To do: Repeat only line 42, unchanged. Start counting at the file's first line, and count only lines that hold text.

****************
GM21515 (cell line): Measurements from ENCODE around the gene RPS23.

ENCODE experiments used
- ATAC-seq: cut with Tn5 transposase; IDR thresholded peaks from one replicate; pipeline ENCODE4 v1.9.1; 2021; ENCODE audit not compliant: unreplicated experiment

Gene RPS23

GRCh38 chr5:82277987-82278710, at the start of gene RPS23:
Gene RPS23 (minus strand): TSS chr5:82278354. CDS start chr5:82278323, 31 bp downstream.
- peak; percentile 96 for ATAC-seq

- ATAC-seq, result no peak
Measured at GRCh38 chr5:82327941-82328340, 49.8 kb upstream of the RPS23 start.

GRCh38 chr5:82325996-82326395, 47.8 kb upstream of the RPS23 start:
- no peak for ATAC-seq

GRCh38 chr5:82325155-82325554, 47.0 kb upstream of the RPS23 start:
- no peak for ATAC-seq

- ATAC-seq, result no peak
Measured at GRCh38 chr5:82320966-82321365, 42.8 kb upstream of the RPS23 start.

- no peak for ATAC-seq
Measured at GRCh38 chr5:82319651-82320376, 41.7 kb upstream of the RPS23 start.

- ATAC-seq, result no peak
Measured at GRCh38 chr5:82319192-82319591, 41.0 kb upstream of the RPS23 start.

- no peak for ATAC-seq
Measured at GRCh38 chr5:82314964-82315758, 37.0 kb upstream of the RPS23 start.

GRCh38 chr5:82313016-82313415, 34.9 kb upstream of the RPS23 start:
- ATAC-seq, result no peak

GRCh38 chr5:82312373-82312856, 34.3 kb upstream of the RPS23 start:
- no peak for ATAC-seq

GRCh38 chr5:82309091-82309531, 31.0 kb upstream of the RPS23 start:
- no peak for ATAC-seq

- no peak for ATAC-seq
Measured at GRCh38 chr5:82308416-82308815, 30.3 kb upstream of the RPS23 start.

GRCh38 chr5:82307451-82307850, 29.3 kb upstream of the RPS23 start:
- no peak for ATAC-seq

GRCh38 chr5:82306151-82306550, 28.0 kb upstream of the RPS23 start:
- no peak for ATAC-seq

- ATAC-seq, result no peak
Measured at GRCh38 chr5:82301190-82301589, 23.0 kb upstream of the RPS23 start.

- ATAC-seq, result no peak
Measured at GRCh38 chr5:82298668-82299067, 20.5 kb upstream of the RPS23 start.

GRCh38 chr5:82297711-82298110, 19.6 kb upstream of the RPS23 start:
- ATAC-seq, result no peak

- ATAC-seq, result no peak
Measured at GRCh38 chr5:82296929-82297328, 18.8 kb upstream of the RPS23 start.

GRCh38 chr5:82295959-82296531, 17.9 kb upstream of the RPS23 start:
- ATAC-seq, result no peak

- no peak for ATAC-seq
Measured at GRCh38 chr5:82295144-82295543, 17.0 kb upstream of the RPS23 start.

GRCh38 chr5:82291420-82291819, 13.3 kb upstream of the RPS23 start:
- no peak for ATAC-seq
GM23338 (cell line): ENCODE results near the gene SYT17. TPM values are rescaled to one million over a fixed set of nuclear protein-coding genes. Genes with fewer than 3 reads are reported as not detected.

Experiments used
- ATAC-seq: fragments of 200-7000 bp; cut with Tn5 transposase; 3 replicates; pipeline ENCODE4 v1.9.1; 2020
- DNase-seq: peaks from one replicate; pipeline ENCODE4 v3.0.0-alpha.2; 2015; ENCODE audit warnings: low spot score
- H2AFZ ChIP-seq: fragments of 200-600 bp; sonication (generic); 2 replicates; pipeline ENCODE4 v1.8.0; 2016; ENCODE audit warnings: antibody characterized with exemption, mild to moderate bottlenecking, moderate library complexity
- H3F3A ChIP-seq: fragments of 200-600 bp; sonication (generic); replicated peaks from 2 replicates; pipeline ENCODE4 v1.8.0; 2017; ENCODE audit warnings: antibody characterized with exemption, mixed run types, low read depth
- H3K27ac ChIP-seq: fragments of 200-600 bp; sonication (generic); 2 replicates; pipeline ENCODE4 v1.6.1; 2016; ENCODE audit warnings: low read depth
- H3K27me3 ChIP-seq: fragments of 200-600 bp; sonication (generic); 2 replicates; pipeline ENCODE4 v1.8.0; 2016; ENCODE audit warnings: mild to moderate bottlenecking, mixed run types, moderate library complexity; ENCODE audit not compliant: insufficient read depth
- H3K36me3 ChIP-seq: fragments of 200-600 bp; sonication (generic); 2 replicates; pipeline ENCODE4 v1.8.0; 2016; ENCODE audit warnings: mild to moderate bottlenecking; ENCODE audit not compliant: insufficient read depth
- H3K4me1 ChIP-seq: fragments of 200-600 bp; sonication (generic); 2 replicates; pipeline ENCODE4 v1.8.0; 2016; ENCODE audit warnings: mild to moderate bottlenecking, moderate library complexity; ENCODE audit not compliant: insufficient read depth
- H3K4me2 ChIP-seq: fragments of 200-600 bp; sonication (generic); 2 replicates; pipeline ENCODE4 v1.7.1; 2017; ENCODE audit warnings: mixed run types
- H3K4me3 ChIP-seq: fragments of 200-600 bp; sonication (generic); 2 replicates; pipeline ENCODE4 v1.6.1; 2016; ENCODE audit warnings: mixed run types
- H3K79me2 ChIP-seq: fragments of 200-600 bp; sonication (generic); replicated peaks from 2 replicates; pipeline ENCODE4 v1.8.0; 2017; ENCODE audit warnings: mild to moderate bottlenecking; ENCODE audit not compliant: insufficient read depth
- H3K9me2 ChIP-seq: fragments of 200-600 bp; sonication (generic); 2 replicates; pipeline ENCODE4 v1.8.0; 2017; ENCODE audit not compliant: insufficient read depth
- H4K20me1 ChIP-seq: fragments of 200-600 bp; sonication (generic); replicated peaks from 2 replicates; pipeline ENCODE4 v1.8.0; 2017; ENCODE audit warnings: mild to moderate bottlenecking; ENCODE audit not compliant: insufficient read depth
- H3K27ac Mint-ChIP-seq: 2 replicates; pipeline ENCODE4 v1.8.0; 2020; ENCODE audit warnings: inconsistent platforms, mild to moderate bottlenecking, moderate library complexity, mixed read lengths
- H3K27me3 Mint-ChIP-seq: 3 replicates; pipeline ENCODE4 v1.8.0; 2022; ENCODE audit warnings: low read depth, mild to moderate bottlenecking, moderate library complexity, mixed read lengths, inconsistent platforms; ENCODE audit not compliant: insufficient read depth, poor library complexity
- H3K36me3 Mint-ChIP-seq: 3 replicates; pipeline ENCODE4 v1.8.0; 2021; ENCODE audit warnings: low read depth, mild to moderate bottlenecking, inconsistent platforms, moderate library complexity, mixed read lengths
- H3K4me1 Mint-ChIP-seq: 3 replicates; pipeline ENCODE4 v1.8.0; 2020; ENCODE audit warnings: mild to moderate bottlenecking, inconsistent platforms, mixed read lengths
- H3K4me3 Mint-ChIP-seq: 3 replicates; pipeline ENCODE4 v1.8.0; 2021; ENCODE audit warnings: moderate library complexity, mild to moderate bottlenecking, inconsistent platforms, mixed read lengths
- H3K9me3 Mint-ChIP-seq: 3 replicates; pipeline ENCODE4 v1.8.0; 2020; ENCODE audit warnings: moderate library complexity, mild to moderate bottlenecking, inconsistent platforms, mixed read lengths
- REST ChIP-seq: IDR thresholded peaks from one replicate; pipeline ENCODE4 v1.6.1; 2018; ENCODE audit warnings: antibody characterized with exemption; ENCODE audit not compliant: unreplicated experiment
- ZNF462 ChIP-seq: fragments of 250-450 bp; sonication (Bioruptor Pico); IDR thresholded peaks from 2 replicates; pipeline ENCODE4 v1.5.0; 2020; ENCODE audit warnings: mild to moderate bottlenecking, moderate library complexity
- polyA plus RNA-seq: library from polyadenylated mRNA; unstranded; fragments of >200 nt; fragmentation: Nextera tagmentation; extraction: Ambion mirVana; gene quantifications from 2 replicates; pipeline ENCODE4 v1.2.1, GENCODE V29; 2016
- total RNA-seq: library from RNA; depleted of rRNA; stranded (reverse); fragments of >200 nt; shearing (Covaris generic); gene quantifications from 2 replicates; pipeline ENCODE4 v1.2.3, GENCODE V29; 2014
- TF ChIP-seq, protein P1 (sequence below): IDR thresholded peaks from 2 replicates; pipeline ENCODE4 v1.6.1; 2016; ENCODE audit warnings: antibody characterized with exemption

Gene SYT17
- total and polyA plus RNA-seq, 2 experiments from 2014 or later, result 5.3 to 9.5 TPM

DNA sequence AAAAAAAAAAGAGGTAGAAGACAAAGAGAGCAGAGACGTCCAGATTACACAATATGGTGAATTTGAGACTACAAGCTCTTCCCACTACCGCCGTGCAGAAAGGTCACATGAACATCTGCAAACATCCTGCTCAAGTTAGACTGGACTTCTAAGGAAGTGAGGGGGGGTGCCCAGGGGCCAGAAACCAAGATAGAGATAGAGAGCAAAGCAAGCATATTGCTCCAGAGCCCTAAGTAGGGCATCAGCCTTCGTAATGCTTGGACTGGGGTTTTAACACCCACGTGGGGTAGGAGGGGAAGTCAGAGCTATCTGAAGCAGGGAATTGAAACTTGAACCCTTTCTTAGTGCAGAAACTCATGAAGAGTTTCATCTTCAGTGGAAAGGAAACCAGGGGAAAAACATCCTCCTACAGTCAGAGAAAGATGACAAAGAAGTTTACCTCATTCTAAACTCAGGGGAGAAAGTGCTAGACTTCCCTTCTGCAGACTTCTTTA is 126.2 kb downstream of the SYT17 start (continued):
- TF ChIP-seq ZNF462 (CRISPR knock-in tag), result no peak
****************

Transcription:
GRCh38 chr5:82295959-82296531, 17.9 kb upstream of the RPS23 start: